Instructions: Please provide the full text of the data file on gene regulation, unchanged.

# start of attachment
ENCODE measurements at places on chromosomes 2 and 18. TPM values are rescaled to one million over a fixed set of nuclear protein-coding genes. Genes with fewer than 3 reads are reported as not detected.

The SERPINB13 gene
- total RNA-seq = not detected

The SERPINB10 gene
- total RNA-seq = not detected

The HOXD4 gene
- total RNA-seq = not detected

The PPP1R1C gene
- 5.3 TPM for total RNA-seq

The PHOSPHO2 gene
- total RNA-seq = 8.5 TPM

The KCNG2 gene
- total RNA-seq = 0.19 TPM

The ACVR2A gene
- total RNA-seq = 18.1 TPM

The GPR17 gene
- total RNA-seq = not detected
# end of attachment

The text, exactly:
ENCODE measurements at places on chromosomes 2 and 18. TPM values are rescaled to one million over a fixed set of nuclear protein-coding genes. Genes with fewer than 3 reads are reported as not detected.

The SERPINB13 gene
- total RNA-seq = not detected

The SERPINB10 gene
- total RNA-seq = not detected

The HOXD4 gene
- total RNA-seq = not detected

The PPP1R1C gene
- 5.3 TPM for total RNA-seq

The PHOSPHO2 gene
- total RNA-seq = 8.5 TPM

The KCNG2 gene
- total RNA-seq = 0.19 TPM

The ACVR2A gene
- total RNA-seq = 18.1 TPM

The GPR17 gene
- total RNA-seq = not detected